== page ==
Not the Wanstead Guardian, but the actual Guardian. Wanstead takes centre stage in its “Let’s move to…” feature. Author Tom Dyckhoff makes much of how Wanstead could have been a very different place if the original Wanstead House had not been demolished, but nevertheless concludes that Wanstead is doing very nicely thank you. He says:
[H]istory may turn again for Wanstead. Spots west of the river Lea now fetch prices not dissimilar to those of Knightsbridge, St James’s Park or Richmond, eyes are turning to this, the real East End.
Our Lady of Lourdes and Nightingale primaries get nods for being rated outstanding. Wanstead High ‘”requires improvement” but is “taking effective action”‘.
He adds: “Hang out atâ€¦ No end of options: Time for Tea for cakes after a walk in the park, The Larder for a light lunch and the super Provender for posh.”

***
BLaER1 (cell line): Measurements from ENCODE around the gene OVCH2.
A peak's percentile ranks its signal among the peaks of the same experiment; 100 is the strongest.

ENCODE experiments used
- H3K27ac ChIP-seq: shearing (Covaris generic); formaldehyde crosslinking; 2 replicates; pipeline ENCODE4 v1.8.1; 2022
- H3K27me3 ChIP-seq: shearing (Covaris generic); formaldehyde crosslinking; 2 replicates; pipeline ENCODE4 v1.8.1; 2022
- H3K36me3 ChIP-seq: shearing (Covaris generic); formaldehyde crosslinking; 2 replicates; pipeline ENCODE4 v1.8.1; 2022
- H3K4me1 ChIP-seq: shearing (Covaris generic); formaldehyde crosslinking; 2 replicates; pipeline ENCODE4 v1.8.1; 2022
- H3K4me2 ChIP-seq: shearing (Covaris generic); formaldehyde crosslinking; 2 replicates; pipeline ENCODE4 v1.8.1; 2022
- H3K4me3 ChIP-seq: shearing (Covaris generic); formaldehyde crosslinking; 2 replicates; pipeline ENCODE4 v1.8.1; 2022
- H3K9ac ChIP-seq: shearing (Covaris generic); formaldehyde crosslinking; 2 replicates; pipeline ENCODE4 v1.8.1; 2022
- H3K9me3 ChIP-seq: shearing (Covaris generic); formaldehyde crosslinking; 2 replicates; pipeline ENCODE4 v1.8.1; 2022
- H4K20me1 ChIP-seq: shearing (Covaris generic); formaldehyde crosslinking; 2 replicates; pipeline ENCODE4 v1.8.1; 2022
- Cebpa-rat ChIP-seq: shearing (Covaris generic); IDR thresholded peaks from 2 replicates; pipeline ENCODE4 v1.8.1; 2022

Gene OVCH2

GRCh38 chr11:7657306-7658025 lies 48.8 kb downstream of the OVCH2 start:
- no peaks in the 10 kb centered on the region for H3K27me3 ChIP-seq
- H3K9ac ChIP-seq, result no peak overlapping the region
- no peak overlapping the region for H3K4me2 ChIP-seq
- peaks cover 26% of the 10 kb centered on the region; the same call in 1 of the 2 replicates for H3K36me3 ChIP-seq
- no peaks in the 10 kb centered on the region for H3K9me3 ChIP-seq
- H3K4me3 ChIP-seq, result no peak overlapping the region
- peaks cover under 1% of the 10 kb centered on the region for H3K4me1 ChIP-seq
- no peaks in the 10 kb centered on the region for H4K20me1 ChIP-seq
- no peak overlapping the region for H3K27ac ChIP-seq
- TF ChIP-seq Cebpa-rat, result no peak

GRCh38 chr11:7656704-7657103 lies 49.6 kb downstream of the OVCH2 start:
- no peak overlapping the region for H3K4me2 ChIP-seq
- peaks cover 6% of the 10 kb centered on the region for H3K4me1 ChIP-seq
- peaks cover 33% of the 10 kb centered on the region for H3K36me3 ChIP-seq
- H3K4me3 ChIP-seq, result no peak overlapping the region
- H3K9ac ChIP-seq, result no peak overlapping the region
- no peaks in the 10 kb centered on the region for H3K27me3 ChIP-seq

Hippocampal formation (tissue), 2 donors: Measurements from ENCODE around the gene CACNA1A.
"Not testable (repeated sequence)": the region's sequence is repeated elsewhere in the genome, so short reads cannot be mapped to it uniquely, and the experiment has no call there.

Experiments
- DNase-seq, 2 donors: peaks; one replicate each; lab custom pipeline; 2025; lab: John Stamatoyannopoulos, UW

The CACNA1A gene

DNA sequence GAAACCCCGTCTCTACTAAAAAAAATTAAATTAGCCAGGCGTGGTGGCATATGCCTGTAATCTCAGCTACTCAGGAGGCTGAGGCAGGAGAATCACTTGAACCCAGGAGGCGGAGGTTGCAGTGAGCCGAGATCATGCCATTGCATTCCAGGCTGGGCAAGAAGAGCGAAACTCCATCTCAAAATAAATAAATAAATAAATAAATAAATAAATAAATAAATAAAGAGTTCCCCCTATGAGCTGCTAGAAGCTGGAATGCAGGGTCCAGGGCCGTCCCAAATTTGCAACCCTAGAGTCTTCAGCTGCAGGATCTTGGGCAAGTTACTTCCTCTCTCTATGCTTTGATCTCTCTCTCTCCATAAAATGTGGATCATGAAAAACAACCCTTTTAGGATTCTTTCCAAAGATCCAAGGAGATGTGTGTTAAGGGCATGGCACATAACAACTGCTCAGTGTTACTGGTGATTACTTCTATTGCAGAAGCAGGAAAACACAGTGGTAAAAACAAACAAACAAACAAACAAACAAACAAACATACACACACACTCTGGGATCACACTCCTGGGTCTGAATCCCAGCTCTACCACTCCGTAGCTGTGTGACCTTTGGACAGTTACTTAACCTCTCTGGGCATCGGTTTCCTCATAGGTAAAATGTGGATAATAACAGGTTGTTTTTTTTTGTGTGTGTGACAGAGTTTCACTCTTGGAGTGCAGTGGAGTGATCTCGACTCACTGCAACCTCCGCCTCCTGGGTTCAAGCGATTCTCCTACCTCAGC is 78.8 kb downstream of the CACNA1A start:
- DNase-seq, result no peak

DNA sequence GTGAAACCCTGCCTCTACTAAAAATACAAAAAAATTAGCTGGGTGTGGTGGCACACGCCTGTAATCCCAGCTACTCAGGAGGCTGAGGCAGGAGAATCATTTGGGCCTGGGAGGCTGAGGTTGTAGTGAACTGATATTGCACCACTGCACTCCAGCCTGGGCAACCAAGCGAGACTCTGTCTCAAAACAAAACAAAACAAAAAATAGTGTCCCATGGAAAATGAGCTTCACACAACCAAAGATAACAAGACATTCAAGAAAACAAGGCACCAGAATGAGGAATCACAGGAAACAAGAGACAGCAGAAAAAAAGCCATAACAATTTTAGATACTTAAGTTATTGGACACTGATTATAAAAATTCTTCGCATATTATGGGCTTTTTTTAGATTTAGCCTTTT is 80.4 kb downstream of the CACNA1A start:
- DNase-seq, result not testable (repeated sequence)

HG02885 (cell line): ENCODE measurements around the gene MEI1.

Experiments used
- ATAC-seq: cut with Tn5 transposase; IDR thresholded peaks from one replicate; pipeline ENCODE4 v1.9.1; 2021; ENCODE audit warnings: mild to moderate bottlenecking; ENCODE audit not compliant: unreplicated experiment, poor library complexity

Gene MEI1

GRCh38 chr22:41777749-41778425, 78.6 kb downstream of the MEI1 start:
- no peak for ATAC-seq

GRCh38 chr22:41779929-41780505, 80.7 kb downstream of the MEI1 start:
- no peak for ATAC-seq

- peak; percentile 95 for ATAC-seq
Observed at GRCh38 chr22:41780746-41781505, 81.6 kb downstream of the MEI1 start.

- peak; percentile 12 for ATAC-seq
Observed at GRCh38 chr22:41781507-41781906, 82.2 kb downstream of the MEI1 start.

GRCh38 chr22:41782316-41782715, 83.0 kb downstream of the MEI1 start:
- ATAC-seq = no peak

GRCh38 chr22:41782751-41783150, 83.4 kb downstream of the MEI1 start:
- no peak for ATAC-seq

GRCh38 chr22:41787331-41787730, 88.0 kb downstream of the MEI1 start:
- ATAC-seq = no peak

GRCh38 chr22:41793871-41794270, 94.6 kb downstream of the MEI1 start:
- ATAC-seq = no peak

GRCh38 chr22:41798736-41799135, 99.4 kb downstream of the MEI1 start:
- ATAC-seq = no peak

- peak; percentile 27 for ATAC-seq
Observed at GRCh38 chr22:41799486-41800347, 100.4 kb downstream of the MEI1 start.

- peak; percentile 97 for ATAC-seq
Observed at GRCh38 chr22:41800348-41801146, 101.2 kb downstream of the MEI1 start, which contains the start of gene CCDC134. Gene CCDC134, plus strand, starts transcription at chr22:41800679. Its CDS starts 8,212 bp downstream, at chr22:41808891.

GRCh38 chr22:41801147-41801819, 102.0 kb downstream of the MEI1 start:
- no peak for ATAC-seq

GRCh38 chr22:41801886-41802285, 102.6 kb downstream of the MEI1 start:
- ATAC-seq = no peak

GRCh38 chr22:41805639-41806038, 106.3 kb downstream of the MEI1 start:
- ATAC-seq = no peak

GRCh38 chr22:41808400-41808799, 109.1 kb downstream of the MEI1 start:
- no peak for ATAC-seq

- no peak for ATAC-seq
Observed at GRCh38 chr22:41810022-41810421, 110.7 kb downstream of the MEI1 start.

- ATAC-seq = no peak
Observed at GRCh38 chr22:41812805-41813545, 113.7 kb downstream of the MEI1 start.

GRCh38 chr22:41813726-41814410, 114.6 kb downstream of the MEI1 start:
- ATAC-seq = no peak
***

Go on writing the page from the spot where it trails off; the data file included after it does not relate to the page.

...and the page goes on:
And he gives this summary of property matters which George C Parker, our property blogger, may comment on in the coming days:
The “village” has pleasant Victorian terraces (Â£500,000-Â£750,000) and even the odd Georgian off the high street, but it’s most attractive around Wanstead Park, with broad avenues of Victorians and later (detacheds Â£750,000-Â£1.5m, semis Â£500,000-Â£1m). The Aldersbrook estate is marginally cheaper. North of the A12 has fine late-Victorian and Edwardian terraces and semis around Spratt Hall Road. More leafy suburbans on and around the Counties estate and Nutter Lane. The Warren estate has fine 1920s/1930s semis. Rentals: three-bed house, Â£1,500-Â£2,000pcm; one-bed flat, Â£900-Â£1,250pcm.
Property features obviously hunt in packs – the Evening Standard gave Wanstead a good write-up in January which we deconstructed here.